“It won’t be long before CIOs are running organisations”

Dhananjay Prasad, CIO, Hero BPO and Hero Mindmine, and CIO Power List 2017 winner, tells us how CIOs can transition to larger roles and generate business value. By Satyaki Sarkar

Dhananjay Prasad is a technology veteran who believes a CIO’s role is now that of a Chief Innovation Officer as had been coming over past few years; a role that will see them running the operations of a company. “In today’s world CIOs are practically running the business, primarily because they are handling the entire end-to-end business model and optimisation, and managing the entire technology front, as a whole,” says Dhananjay. “CIOs have become Chief Innovation Officers and before long they will actually end up running all the operations. The role of a CEO, managing profit and loss and generating revenue, is soon going to become obsolete, either becoming merged with that of the CIO, or ultimately giving way to CIOs who will end up heading the organisation.” Here, Dhananjay, who was recently awarded as an HRMS Icon at CIO Power List 2017, tells us four ways CIOs can increase business value in their organisation.

1. Understand the business thoroughly
“The first step is to understand the business completely. If your grasp of the business is not good, it becomes difficult to visualise what kind of automation, upgradation, or optimisation can be done. An understanding of the business helps you identify the gaps, and how they can be eliminated to enhance accuracy and improve efficiency. Realising the need for enhanced communication with end customers/users, we have implemented an omnichannel approach using automation and AI. This way we can communicate with customers on multiple channels. So a customer who doesn’t wish to speak over the phone can be assisted on any other medium, including social media. It makes communication easier, and harnesses the benefits of automation and machine learning to create a single platform for customer servicing and where the info can be entered into an algorithm to suggest ways to further reduce the average handle time for a customer in the BPO industry.”

2. Upgrade employee skills so RPA is not a threat
Nowadays, if a CIO tells management he wishes to implement Robotic Process Automation (RPA), the primary concern is that the employees handling that particular role will no longer be of any use. However, when I implemented the omnichannel approach it gave me an opportunity to further upgrade and develop my employees’ skill sets so that they could perform more specialised, precision-based jobs. This ended up being a huge boon. It pushed them to further upgrade their skills and take up higher roles in the organisation.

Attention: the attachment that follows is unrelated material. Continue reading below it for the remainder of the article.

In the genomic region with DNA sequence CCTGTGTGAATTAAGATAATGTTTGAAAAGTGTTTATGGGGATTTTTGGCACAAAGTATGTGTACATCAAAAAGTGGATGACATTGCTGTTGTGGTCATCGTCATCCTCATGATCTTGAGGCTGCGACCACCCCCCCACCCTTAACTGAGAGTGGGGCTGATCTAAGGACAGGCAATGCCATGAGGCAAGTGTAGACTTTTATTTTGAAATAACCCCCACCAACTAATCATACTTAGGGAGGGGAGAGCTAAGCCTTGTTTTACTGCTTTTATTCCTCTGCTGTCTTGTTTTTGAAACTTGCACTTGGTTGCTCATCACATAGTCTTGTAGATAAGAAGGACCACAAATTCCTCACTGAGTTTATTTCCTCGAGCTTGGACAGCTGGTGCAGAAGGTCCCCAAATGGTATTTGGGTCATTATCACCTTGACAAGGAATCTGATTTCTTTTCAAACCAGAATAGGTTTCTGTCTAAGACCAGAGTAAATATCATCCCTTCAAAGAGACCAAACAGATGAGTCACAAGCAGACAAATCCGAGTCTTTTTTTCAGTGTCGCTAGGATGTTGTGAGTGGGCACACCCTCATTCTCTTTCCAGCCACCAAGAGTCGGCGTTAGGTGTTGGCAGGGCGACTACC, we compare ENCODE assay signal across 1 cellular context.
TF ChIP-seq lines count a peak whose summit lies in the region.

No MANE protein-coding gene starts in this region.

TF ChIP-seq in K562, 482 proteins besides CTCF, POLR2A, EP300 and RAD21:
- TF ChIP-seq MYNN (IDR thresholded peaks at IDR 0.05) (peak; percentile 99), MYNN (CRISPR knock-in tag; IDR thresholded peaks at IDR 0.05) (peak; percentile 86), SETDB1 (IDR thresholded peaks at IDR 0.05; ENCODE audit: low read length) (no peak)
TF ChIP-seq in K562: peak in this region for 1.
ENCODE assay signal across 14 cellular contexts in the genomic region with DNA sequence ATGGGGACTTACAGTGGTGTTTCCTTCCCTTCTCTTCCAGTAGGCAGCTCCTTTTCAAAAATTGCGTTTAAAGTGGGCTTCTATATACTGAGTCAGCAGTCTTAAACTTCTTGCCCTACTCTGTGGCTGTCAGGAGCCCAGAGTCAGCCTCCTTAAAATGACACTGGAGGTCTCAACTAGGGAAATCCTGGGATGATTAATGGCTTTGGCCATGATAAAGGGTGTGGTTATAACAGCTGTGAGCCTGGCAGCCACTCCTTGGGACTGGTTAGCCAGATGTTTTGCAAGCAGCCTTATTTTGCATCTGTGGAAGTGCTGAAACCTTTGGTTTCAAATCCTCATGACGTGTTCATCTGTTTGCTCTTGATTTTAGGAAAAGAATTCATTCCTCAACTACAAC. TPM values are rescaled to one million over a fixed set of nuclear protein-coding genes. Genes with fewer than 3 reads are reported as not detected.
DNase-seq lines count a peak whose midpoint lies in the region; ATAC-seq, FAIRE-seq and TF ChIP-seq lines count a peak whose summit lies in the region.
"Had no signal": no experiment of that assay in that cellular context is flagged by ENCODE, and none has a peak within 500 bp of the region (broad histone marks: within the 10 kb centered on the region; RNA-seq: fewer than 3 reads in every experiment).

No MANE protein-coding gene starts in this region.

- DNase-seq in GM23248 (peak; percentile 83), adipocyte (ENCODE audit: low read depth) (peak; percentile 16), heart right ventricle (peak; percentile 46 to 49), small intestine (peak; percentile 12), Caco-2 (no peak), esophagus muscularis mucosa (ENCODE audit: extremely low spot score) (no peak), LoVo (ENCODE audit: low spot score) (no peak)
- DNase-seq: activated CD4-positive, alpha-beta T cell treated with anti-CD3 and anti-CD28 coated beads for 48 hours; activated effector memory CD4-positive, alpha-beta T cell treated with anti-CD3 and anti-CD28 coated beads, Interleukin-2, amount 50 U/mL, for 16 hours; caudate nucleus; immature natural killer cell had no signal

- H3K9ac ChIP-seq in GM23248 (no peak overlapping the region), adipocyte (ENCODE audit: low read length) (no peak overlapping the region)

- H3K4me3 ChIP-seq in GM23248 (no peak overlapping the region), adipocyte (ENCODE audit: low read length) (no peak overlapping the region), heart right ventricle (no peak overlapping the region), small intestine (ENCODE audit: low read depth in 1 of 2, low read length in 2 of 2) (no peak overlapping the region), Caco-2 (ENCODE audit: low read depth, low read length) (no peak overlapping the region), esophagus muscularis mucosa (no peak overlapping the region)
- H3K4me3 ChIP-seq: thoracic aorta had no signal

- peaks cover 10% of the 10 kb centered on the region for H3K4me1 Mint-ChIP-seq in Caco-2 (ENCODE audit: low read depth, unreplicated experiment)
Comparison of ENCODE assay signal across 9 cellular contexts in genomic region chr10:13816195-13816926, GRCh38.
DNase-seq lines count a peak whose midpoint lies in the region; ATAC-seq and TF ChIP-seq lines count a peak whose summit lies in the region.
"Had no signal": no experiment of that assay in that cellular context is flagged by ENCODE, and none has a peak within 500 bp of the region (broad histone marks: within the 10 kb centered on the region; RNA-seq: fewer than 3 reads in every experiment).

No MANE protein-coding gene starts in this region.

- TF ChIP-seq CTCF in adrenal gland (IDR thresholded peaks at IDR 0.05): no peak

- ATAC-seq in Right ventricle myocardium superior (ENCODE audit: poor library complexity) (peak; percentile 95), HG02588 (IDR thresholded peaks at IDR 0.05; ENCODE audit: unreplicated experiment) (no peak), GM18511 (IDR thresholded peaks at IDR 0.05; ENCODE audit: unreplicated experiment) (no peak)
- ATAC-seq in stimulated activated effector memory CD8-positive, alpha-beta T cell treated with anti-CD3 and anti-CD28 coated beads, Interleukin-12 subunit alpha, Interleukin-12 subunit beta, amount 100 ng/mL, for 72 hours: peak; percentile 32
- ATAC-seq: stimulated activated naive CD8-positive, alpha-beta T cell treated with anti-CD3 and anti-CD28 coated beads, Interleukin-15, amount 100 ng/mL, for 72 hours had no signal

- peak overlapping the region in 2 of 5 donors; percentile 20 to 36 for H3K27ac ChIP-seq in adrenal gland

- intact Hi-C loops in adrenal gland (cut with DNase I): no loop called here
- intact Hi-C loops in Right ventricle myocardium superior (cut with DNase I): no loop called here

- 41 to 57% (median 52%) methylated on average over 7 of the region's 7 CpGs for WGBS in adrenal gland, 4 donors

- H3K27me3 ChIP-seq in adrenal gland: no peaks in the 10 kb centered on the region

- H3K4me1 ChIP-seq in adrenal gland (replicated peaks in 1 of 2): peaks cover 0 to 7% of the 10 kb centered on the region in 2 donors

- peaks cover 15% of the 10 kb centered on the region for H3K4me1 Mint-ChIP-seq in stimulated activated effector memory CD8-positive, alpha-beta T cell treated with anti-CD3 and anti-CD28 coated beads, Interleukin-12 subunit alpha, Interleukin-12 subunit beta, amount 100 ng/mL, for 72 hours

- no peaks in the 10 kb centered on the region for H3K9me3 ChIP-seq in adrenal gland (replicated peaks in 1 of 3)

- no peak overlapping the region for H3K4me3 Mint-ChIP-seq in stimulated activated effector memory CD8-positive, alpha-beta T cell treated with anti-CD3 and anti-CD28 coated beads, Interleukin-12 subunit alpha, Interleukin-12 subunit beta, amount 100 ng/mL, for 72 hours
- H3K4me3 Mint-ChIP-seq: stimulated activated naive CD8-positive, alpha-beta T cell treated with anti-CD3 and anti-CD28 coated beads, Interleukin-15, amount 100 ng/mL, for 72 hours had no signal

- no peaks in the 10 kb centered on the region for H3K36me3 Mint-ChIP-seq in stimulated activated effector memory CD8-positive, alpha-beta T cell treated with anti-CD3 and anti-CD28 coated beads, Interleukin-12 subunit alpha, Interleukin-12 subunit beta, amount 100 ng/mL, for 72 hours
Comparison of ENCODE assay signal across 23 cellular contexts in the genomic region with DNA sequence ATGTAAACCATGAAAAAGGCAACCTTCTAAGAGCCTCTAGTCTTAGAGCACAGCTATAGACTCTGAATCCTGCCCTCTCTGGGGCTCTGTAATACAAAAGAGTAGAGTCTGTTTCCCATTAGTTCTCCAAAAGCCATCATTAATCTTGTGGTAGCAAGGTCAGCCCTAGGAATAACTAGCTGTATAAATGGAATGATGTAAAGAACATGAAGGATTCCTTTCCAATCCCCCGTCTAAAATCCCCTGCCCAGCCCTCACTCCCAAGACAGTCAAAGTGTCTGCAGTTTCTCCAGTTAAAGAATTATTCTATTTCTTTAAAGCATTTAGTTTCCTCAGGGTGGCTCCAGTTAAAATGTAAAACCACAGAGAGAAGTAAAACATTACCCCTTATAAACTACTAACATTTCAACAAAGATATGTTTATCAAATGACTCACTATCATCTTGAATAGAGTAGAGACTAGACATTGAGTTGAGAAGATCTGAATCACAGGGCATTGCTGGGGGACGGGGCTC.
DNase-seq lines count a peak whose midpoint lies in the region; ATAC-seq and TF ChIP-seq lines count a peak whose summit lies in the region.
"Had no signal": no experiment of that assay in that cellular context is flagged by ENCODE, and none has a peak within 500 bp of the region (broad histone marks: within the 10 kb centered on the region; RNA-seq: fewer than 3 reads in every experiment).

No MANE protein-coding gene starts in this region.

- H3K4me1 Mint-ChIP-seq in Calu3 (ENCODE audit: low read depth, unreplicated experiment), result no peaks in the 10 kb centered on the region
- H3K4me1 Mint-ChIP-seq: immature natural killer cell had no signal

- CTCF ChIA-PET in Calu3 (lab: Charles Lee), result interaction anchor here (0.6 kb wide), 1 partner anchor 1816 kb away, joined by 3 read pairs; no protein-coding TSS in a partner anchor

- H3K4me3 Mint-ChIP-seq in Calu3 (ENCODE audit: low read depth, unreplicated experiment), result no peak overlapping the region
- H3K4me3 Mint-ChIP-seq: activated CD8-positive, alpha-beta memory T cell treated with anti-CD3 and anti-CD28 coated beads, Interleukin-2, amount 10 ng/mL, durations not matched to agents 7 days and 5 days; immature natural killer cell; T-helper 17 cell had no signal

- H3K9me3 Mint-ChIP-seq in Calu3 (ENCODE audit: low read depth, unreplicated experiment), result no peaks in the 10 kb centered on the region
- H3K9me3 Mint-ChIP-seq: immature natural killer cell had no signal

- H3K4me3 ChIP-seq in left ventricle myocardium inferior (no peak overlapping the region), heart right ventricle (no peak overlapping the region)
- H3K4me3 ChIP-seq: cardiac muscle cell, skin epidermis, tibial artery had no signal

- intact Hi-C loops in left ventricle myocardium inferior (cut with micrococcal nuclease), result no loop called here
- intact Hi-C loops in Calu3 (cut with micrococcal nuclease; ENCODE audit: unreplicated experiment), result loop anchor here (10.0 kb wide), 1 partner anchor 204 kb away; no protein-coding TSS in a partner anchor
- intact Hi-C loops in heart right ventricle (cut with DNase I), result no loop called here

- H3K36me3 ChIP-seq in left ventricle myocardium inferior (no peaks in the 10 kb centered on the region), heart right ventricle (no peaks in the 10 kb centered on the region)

3. Utilise resources efficiently
“When I was with Keane, now known as NTT Data, our entire IT setup, including our data centres and employees, was worth millions of dollars and we had resources spread across 18 countries. We had an employee base of 800, dedicated to IT. So I calculated the actual operational expenses and started billing different departments accordingly, based on the pay-per-use model. For instance, if there were 10 employees in HR, out of whom only four used laptops, and three used the desktops, I would charge HR only for those individuals for that day. I utilised these finds for whatever IT investments I needed, without asking the company for any additional revenue. It was simply the allocation of credits that ended up being efficient in freeing up resources. The company was the same, the resources were the same, I was simply transferring the money from my right pocket to my left pocket.”

4. Make it easy for the board to say yes
“As a result of the success of the pay-per-use model I did not need additional revenue from the board to invest in new technology/processes. I could implement the changes needed and showcase the success to the board. So the next time I went to the board and informed them that I wanted to adopt a new innovation or revolutionary process to drive profits, they had no choice but to say yes. This opened up countless possibilities for improvement, bypassing the hurdles of revenue and uncertain ROI. The conversations were then about the best processes to implement and the most efficient machines to be put into use. I had won their vote by efficiently allocating resources to streamline and improve output at no additional cost to the company.” 

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